Herrick and Judy Daniel were due to be in Corfu this summer, while they cannot travel, Herrick has shared some of his thoughts on the current circumstances. 


We are living at a time in our human history, where sadly some people are sorrowful, while others are rejoicing for different reasons. This then raises the question, ‘How do we redress the balance between sorrow and joy?’ This prompts a further question as to what is causing so much sorrow in peoples’ lives today? 

It may be true to say that presently the Corona virus – which has compelled lock downs, restrictions in movement, sickness and even death,  together with other issues of life, have brought about many tears. These are, tears of bereavement, tears of trials and testing, tears of pain and suffering, tears of parting, and so on. 

Is there a biblical solution?
In Paul’s letter to the Corinthians he states, ‘As sorrowful yet always rejoicing’ (2 Cor 6.10). But can people honestly say that they are able to rejoice in times of sorrow? Perhaps the preacher in Ecclesiastes can help with the answer when he said ‘for everything there is a season and a time. A TIME TO LAUGH AND A TIME TO WEEP’ (Eccle .3) The moving story behind the hymn, ‘It is well’, has a powerful message in this context.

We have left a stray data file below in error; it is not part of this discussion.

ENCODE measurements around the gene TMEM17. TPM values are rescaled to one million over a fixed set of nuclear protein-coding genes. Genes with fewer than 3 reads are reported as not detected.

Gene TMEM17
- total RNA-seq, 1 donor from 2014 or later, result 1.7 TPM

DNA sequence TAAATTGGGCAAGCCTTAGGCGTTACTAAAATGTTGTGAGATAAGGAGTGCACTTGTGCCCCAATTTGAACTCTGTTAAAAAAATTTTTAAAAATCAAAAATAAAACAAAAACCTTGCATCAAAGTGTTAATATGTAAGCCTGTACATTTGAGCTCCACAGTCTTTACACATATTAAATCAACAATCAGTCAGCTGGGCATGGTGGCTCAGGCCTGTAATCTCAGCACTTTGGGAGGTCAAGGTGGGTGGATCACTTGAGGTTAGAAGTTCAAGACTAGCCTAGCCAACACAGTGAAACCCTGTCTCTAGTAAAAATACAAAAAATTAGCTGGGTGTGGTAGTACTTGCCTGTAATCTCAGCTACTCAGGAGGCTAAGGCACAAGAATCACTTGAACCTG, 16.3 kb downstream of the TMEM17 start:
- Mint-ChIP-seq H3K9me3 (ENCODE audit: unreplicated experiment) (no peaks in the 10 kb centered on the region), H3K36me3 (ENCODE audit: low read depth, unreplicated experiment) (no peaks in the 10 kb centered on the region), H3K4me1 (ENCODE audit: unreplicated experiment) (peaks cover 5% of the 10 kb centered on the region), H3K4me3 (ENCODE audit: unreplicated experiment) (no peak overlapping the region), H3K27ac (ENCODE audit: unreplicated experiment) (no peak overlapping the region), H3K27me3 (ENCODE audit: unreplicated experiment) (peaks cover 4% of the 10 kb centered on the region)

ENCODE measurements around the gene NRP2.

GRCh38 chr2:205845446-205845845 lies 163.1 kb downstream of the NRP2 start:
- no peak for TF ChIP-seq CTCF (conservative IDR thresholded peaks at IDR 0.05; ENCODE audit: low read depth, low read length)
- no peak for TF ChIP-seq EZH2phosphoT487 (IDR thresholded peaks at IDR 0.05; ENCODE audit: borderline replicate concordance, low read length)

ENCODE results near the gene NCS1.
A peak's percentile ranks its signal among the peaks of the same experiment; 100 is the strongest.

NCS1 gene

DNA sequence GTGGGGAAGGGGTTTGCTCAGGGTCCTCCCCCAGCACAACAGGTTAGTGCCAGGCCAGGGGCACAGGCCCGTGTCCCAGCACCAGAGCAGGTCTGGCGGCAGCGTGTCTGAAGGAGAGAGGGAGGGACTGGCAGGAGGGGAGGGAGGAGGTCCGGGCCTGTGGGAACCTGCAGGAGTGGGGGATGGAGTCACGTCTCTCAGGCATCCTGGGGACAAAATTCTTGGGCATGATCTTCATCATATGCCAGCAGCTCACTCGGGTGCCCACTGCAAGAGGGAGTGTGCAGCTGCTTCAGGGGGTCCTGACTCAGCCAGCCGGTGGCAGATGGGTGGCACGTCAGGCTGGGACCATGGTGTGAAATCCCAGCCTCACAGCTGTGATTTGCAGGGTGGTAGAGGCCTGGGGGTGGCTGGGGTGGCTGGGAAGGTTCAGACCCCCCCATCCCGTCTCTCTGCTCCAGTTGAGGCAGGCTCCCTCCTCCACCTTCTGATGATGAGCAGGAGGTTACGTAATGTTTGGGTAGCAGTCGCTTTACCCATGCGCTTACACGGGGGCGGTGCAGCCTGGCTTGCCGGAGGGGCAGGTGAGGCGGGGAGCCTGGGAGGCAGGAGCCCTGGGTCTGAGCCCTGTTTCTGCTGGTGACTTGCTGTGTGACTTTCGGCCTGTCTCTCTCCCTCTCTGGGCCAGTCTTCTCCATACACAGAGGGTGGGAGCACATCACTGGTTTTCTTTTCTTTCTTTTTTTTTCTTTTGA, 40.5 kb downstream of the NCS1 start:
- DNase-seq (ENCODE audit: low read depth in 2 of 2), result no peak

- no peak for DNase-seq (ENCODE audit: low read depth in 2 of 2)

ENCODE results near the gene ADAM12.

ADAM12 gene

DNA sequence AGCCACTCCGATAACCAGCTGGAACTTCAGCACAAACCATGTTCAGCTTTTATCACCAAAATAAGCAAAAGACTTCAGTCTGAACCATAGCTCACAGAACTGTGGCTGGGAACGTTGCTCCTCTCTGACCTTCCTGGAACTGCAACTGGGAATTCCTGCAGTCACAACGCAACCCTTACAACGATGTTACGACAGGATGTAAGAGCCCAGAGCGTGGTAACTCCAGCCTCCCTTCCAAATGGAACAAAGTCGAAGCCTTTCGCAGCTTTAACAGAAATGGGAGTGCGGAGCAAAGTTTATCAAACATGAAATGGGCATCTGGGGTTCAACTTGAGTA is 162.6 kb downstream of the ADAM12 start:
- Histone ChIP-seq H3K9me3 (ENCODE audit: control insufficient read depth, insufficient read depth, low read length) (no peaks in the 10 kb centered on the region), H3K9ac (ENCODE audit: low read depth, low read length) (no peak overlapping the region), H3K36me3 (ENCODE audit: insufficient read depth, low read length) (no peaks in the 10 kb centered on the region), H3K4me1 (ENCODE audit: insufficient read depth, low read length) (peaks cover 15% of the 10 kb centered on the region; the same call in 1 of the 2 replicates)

“When peace like a river attendeth my way

            When sorrow like billows roll. Whatever my lot

            Thou has taught me to say

            It is well, it is well with my soul.”

 

The psalmist finally concluded, ‘They that sow in tears shall reap in joy’ (Ps 126.6).

 The lockdown has inevitably had a negative impact on many people, but ironically, has had a positive impact on others. There are reports of increasing numbers of people taking an interest in prayer. With the help of modern technology, new people are engaging in online bible studies, worship, discussions on Christianity and conversions to Christ. Communities are coming together and understanding each other much better, pastoral care has been increased, and, as a result people have grown spiritually. For all these reasons people feel that they have gained a deep and lasting joy.

Furthermore, there is joy in the knowledge of forgiveness; Joy in the realisation of the Holy Spirit’s power, gifts and fruits and joy in singing God’s praises. The whole Bible is full of praise and blessing. There is joy in seeing a person turn to Christ. In fact the Bible says that even the angels in Heaven rejoice. There is joy in God the Father, Son, and Holy Spirit. Finally, the Gospel is glad tidings of great joy, as the Scripture concludes “the joy of the Lord is our strength.”

 

In conclusion, Paul’s paradox in 2 Cor 6.10 redresses the balance beautifully between joy and sorrow,

            “ as sorrowful yet always rejoicing”